Microsoft Exchange is very much a process oriented product.
When you don’t follow the proper procedure (go off best practices, if you will), you may find a different way to accomplish the task, but this alternate version is typically what I like to call “Messy” and may not work as you expect. I’m going to show you how to create a recovery database in Microsoft Exchange 2010 the messy way.
When backing up Exchange, you should always backup individual mailboxes and the Directory Store Database. This lets you restore a mailbox or e-mail easily depending on the software you use. I’ve run in to a couple situations where the backup software being used doesn’t create a backup for the mailboxes correctly.
Also I’ve found that some managers neglect the mailbox backup due to saving space or the time it would take to create the backup for the mailboxes. But what happens when you just backup the store, not the mailboxes, and a user needs his mailbox restored? Well, now you’re in a pickle. You can restore everybody back to whenever the earliest Directory Store which may set everyone’s e-mail back days even weeks. Really, that’s not an option.
Luckily, there is a possible “Messy” way to do this. You can create a Recovery Database.
Creating an example Recovery Database for Exchange:
- The server name used is: messy01
- The recovery Database is:RDB1
- The mailbox to be recovered is: Archive Master
First load up the Exchange Management Shell and then run the following command from the prompt:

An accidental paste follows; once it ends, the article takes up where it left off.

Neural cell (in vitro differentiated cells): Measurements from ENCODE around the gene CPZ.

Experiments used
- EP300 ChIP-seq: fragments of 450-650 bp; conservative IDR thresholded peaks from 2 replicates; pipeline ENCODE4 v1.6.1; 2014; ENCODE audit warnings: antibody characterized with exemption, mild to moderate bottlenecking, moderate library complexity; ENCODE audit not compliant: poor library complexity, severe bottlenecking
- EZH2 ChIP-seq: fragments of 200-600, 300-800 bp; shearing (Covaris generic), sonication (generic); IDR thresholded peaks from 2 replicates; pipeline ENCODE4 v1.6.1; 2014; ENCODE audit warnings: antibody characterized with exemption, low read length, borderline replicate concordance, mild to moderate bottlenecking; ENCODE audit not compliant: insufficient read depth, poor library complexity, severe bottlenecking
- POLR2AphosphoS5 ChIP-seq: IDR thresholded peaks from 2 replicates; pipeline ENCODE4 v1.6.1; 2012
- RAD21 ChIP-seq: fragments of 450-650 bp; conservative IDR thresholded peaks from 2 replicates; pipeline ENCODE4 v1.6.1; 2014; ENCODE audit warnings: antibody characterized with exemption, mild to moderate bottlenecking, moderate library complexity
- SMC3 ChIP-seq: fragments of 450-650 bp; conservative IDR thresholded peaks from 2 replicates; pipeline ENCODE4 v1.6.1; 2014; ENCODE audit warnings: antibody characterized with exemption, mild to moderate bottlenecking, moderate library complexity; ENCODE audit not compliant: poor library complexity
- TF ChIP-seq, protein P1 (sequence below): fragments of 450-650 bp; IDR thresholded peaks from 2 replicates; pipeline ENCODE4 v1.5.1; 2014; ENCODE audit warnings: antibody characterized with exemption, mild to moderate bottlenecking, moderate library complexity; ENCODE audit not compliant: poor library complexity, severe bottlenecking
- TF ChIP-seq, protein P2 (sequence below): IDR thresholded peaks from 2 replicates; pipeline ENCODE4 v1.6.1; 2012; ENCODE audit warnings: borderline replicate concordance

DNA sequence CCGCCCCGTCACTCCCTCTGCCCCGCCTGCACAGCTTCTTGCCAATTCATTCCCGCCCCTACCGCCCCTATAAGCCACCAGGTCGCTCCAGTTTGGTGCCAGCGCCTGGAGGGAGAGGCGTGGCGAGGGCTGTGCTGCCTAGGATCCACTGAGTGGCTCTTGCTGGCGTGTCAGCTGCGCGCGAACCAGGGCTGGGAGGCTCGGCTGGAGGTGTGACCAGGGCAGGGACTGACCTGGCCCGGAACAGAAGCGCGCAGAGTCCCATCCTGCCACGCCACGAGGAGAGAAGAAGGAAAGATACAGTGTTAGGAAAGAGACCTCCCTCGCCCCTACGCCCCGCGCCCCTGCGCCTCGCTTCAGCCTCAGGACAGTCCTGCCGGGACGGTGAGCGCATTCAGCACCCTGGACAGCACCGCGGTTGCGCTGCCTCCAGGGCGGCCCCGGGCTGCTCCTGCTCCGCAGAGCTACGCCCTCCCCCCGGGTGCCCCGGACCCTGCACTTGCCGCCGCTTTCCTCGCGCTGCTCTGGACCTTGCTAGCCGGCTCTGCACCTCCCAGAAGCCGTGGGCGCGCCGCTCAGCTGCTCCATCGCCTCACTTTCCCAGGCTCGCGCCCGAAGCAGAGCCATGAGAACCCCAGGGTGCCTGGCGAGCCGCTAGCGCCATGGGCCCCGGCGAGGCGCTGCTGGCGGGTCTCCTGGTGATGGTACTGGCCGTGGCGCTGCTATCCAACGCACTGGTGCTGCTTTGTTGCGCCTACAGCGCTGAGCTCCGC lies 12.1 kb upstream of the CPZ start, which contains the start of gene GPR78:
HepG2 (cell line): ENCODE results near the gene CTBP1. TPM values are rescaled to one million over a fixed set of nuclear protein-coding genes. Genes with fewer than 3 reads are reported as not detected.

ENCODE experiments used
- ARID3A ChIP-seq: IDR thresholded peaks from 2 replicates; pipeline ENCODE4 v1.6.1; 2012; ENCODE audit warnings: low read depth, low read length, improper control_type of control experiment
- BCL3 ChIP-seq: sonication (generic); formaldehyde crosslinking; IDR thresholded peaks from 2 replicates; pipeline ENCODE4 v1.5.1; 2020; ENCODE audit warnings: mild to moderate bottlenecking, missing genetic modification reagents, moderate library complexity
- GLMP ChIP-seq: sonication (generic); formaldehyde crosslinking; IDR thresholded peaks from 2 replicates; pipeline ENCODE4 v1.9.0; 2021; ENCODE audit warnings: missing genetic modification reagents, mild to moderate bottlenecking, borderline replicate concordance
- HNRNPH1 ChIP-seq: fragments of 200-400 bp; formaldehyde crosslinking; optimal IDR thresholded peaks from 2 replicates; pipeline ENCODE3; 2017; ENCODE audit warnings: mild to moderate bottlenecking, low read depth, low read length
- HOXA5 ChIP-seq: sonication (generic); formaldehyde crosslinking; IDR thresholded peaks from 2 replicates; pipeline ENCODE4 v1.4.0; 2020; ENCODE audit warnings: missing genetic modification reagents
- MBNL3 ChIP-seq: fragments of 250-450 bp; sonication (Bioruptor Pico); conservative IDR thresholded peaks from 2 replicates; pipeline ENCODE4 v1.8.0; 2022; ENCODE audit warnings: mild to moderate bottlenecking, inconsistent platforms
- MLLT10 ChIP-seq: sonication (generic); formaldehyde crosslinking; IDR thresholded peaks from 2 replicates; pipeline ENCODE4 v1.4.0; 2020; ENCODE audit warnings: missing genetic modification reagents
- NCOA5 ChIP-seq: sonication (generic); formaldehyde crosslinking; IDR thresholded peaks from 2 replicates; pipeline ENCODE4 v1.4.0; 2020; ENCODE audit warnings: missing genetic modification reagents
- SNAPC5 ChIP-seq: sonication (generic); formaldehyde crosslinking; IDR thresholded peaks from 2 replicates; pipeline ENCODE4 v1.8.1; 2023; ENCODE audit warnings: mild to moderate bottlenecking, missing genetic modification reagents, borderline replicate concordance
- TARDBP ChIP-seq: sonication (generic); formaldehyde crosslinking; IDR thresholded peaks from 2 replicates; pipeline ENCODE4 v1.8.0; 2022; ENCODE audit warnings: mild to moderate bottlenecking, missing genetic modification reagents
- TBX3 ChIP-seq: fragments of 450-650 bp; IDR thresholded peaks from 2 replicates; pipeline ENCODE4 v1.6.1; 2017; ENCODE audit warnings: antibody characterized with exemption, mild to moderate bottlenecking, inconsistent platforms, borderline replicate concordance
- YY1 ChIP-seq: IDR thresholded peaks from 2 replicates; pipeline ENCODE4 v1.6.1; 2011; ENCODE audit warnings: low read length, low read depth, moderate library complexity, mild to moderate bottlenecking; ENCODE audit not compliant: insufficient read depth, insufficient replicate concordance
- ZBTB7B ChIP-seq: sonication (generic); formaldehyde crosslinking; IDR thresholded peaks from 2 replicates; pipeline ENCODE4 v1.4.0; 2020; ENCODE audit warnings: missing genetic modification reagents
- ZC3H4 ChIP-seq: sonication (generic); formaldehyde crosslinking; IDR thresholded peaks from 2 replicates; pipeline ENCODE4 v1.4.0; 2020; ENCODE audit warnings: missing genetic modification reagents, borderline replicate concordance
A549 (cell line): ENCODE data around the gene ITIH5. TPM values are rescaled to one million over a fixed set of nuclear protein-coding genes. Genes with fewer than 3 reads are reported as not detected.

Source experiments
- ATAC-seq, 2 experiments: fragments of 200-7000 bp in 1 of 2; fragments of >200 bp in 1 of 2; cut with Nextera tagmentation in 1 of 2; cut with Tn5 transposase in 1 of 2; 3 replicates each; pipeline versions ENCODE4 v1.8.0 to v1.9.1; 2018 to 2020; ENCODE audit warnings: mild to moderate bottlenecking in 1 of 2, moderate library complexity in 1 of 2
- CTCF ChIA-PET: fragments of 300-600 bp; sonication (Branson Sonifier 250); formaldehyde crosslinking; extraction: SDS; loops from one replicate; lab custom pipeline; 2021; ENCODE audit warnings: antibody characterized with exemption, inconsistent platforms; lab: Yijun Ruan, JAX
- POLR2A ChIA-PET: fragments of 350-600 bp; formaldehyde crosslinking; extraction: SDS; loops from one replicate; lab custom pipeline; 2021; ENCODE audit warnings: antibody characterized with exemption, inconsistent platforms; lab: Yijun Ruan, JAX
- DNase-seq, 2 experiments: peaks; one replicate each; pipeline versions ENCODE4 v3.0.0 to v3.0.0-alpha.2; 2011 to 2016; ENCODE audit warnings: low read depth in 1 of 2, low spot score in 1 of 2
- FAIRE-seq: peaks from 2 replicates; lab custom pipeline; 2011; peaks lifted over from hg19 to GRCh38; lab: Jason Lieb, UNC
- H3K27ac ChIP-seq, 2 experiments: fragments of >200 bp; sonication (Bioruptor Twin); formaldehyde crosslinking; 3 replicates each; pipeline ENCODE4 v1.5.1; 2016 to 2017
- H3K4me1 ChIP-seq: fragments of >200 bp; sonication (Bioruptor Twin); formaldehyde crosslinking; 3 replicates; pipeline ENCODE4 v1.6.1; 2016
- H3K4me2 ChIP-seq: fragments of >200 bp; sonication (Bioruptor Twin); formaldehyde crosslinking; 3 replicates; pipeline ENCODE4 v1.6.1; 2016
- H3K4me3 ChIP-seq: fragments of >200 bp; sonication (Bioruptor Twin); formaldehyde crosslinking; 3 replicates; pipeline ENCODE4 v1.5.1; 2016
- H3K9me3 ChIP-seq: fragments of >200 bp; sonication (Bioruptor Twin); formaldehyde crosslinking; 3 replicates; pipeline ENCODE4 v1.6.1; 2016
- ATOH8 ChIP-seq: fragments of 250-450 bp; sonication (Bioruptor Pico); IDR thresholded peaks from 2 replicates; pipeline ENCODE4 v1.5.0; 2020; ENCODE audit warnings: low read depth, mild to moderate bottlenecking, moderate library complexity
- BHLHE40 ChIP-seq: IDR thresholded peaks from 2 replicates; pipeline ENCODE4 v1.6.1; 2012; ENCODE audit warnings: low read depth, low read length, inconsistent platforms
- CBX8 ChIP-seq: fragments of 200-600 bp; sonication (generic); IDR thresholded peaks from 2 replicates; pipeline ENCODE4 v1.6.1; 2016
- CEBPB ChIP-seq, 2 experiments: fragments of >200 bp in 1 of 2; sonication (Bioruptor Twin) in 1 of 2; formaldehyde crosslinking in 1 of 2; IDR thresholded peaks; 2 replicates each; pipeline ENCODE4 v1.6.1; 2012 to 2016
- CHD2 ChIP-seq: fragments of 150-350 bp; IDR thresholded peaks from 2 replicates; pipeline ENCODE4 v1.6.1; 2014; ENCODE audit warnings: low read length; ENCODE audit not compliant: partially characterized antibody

New-MailboxDatabase -Recovery -server messy01 -Name RDB1 -EdbFilePath “F:\Recover\RDB1\RDB1.edb” -LogFolderPath “F:\Recover\RDB1\logs”
When this has completed, let’s confirm RDB1 has been created. Run the below command to confirm this:
Get-MailboxDatabase -Server messy01
Okay, now that we have confirmed this, you’ll need to set the DB so that you can restore your backup of the Directory Store to RDB1. Run the following command:
Set-MailboxDatabase -Identity RDB1 -AllowFileRestore $true
With that out of the way, we need to wait 20 minutes so that Replication can take place. A common mistake I see is that people get in hurry and we get an error because the AD has not replicated. After 20 minutes, you can now restore from your software. Once you’ve restored your Directory Store data to the RDB1 database, you need to mount the Database. Use the below command to mount the DB:
Now you have a recovery DB loaded in your Exchange system.
From here you can do several things: Recover a mailbox, export a mailbox to a pst, import the pst back in to a mailbox, etc. The best way really is to export the mailbox to a pst file. This will allow you some flexibility once you have the data. For example, you can attach the pst to an Outlook client or import it in to a mailbox if you wish.
Below is a command to run if you need the Mailbox exported as we said earlier:
The mailbox to be recovered is: Archive Master
New-MailboxExportRequest -SourceDatabase RDB1 -Mailbox Archive Master -FilePath \\messy01\pst\AMaster2.pst
This would need to be run after you restore your Directory Store to the Recover DB.
My opinion is that a recovery database method should only be run in case of an absolute emergency. You may need to play with different options as I said before because this is the “Messy” way to do this and you may find that some options work while others do not. I’ve done this myself five times and three out of the five worked perfectly. The other two were the definition of Messy…